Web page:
Netflixable? Hippie teen has a Rio predicament in “Double Dad”

Mamma was a free spirit, a hippie chick back in the day. That’s why Vincenza grew up without knowing who her dad is.

As she grew up on a commune — Mamma never outgrew her crystal/herbal/spiritual predilections — that’s never been an issue, or much of one. But Vicenza wants to know. And when Mamma takes off on a pilgrimage to India, the sheltered, sweet-spirited teen sets out for answers in “Double Dad,” a teen comedy from Brazil.

As “Who’s your Daddy?” comedies go, this one is a lot more “My Two Dads” than “Mamma Mia!” — sitcom lame. It lacks much in the way of wit or conflict, although being built around a young Brazilian “TV presenter,” it doesn’t lack for smiles. Emotions expressed beyond the exceptionally toothy smile of Maisa Silva (so famous she’s billed as just “Maisa” in the credits)? She’s not there yet.

A photo her Mom (Laila Zaid) hid from her sends the kid packing the moment her mother skips off from the Universa Cosmica (Cosmic Universe) commune deep in the mountains. There’s a picture of Mom all lovey-dovey during Carnival with this fellow, a name — “Paco” — and an old address.

Nothing for it but to take a ten hour bus ride to Rio and check him out.

Paco’s a painter, something Vicenza aspires to be. She doesn’t give herself away. “Classes” she says. She’ll sign up for that. She sketches him (Eduardo Moscovis) in a few quick strokes and he agrees to take her own. But after giving him a couple of hints in that first meeting, she just blurts it out.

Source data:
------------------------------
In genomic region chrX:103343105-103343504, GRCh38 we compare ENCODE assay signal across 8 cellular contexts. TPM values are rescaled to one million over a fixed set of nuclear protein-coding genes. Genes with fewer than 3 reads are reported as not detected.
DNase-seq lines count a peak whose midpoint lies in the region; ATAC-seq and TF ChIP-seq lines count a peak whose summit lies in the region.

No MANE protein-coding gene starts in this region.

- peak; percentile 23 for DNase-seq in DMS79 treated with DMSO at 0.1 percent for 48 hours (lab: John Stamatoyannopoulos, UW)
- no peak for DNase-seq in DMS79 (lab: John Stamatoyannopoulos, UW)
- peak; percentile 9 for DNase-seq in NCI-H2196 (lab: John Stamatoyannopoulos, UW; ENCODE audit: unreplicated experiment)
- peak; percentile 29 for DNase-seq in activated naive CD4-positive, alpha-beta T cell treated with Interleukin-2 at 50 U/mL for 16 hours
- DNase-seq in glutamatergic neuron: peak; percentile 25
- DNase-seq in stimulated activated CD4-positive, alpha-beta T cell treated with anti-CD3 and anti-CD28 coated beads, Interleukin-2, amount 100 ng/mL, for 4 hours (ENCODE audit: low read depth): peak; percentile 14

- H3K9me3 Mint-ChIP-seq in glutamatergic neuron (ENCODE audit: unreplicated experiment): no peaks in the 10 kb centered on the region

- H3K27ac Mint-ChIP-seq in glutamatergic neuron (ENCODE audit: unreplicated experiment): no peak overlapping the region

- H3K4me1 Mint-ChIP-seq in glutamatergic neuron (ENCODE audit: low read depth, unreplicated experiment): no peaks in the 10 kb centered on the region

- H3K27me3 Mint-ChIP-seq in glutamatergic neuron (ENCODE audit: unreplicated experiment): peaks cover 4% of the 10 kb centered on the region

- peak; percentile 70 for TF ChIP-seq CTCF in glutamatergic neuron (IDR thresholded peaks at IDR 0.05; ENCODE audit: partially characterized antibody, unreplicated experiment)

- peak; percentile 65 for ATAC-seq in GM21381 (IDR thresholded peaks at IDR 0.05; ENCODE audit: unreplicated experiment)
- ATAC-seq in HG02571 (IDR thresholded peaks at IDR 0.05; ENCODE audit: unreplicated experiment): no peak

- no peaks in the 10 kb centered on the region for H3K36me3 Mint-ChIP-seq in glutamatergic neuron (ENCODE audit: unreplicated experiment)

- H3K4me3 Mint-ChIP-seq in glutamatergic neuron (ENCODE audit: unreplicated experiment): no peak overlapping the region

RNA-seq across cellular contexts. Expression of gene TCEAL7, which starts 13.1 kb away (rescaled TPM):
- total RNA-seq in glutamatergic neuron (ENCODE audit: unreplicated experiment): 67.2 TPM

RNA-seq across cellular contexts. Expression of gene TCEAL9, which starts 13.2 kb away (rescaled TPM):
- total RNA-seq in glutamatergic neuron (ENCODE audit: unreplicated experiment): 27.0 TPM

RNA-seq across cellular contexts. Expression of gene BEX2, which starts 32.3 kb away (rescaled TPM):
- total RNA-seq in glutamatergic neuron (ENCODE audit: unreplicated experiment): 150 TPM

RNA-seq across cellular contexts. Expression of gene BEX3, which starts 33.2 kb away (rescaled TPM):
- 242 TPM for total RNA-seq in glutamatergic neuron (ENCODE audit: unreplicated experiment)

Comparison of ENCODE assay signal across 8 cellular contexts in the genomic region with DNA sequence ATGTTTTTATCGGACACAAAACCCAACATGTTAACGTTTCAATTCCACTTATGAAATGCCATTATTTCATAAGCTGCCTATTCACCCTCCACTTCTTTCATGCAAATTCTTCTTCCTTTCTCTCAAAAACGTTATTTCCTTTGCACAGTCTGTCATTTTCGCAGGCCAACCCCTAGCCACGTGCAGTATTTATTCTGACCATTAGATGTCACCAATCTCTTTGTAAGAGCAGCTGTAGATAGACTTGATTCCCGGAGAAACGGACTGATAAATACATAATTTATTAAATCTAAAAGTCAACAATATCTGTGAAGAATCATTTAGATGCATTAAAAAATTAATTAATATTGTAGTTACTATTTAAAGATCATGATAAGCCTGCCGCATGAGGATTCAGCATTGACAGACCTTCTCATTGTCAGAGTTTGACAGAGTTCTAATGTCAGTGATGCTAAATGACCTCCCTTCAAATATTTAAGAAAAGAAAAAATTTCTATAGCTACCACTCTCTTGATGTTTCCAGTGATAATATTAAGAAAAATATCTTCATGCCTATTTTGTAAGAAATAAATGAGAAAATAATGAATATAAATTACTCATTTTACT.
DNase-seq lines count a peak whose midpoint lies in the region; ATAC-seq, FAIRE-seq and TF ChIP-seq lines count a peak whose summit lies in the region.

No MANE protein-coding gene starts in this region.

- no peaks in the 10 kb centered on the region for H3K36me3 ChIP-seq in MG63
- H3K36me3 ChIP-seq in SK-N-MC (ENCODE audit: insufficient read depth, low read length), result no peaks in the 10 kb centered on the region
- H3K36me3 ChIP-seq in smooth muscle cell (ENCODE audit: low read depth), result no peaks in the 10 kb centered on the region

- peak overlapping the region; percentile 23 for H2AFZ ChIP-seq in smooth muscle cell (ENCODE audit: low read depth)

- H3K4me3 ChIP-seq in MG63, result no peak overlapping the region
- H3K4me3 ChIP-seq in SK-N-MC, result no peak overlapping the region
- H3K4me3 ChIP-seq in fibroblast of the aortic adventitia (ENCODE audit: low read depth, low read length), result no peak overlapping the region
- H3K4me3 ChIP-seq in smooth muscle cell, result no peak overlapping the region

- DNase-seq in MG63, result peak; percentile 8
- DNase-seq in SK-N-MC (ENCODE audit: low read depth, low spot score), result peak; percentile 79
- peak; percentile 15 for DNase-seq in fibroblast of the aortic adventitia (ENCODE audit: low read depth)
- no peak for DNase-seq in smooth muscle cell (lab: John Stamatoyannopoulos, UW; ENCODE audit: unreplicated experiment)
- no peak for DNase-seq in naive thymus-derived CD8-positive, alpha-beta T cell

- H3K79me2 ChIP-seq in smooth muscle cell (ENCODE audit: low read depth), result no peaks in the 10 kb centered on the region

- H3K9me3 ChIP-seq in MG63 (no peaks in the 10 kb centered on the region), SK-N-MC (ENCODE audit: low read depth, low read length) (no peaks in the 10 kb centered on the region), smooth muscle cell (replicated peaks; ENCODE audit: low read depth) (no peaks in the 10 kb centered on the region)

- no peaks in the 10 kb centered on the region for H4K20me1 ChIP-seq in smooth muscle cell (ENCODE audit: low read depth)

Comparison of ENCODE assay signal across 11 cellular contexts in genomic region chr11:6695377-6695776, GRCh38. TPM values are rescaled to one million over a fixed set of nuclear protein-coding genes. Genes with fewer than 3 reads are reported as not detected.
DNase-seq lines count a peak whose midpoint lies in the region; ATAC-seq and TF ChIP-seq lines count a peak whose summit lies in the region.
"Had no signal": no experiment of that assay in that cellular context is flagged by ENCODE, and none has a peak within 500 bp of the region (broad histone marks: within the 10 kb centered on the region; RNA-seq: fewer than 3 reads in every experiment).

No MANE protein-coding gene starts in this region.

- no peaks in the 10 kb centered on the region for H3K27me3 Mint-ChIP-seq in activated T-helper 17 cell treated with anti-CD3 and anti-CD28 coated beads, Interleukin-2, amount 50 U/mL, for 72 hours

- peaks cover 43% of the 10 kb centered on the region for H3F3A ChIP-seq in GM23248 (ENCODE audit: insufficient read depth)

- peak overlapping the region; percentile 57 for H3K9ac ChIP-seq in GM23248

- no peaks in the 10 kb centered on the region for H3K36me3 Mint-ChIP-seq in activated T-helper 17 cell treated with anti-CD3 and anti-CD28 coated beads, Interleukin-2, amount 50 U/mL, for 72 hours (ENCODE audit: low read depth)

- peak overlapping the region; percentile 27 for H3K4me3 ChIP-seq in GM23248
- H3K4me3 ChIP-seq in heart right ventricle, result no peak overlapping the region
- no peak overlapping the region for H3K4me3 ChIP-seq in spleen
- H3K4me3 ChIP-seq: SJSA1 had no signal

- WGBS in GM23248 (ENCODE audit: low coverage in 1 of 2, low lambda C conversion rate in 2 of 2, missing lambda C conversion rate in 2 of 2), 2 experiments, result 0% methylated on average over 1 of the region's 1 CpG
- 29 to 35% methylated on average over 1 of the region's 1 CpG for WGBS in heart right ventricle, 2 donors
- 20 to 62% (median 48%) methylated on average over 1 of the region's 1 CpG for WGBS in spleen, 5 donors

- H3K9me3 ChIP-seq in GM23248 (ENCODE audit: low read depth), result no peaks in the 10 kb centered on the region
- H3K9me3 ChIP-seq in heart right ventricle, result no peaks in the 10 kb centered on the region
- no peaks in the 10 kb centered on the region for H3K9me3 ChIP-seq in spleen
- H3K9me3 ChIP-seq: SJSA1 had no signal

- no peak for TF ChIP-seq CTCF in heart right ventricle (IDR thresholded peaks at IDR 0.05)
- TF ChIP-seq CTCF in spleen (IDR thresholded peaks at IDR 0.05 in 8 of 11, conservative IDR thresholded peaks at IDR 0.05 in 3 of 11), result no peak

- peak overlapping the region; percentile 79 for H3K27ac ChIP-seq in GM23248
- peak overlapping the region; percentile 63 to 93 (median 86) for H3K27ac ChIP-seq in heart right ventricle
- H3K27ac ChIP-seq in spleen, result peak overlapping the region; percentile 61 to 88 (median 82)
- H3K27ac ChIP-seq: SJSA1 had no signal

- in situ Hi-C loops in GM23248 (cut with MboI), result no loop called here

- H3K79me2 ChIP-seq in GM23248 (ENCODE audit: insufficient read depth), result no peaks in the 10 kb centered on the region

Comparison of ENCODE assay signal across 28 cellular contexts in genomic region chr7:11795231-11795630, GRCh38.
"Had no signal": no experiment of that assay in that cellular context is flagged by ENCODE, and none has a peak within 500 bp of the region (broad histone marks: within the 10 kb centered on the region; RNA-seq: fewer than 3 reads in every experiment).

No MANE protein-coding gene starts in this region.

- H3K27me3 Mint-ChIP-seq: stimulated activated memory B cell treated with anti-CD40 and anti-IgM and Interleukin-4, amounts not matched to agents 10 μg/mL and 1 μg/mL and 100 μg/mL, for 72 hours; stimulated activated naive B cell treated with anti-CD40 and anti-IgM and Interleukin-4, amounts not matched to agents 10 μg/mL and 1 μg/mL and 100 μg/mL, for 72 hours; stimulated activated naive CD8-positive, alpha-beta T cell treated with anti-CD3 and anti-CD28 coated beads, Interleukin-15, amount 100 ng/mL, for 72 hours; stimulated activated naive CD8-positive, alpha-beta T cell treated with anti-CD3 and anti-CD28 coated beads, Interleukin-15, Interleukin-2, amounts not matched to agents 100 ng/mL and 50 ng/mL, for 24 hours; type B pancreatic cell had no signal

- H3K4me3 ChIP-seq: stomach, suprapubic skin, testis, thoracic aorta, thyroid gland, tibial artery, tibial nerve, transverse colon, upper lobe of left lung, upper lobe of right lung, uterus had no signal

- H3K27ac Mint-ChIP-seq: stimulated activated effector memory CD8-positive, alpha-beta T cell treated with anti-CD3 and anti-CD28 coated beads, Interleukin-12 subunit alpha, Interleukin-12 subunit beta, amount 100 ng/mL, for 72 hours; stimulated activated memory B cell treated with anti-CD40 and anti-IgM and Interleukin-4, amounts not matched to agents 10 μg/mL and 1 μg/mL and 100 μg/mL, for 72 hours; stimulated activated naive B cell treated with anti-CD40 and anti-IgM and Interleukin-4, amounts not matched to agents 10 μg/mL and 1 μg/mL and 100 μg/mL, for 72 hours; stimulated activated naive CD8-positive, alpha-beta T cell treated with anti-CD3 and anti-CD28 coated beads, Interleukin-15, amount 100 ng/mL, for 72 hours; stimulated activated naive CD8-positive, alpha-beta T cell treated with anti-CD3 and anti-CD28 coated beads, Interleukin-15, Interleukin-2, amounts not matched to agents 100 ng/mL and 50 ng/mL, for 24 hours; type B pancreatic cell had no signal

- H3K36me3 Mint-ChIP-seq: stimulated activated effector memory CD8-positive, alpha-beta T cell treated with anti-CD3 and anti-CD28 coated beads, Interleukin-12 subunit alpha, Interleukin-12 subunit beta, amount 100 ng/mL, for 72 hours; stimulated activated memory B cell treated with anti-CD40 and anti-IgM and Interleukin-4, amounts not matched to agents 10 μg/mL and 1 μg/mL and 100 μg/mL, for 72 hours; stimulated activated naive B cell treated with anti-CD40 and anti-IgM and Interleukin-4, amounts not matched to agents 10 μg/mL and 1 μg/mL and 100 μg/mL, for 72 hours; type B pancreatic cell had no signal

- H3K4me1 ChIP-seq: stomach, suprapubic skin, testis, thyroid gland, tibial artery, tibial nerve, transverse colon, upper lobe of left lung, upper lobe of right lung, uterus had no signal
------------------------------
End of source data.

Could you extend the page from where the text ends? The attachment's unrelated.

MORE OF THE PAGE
“I might be your daughter, Paco,” in Portuguese with English subtitles.

Jumping right into that removes suspense and any tension that might build up over him not knowing and her wanting to tell him. But as this four-screenwriter-script isn’t into the stuff of drama — “conflict” — that’s what we get.

Vicenza ingratiates herself into the creatively-blocked Paco’s life. And she meets a boy from a Carnival group, Naked Amoeba. Cabu (Pedro Ottoni) is bubbly and supportive and seriously into the hippy girl, who fits right in with a Carnival parade corps.

Rummaging through their photo archive (as with Mardis Gras, crews can go back decades, generations), she comes up with another of Mom’s Carnival paramours back in the day. Uh oh. Might wealthy banker Giovanni (Marcelo Médici) be her “real” father?

And might dueling Dads be the conflict this diet cola desperately needs?

A sweet touch here, aside from Vicenza’s tendency to grin and hug at hill, is that neither would-be father freaks out. Both embrace the possibility and take the commune-raised Vicenza hiking, beach walking, to museums and fancy meals.

No paternity suit necessary. But the obvious, a DNA test? Ok. Eventually.

At every point, promising comic directions to take this are lost or abandoned. There’s no commune girl encounters the big city “fish out of water” joke, no edgy rejection from the potential dads, no real obstacles to overcome, nobody to “win over.”

A few scenes with Mom in an ashram (teleconferencing group meditations with the guru, who has moved to LA). are cute, but never quite funny.

Director Cris D’Amato wrings a little heart out of Giovanni’s realization of why Vicenza is here, something the director blows in that first “Dad” encounter with Paco. Médici plays the hell out of that tender, shocking moment.

But aside from that, there’s nothing here but a cute kid finding another cute kid and considering a romance while she waits for that DNA test, or her mother, to come back.

MPA Rating: TV-14, squeaky clean

Cast: Maisa Silva, Eduardo Moscovis, Marcelo Médici, Pedro Otonni and Laila Zaid.

Credits: Directed by Cris D’Amato, script by Marcelo Andrade, Renato Fagundes, João Paulo Horta, Thalita Rebouças. A Netflix release.

Running time: 1:43

About Roger Moore

Movie Critic, formerly with McClatchy-Tribune News Service, Orlando Sentinel, published in Spin Magazine, The World and now published here, Orlando Magazine, Autoweek Magazine
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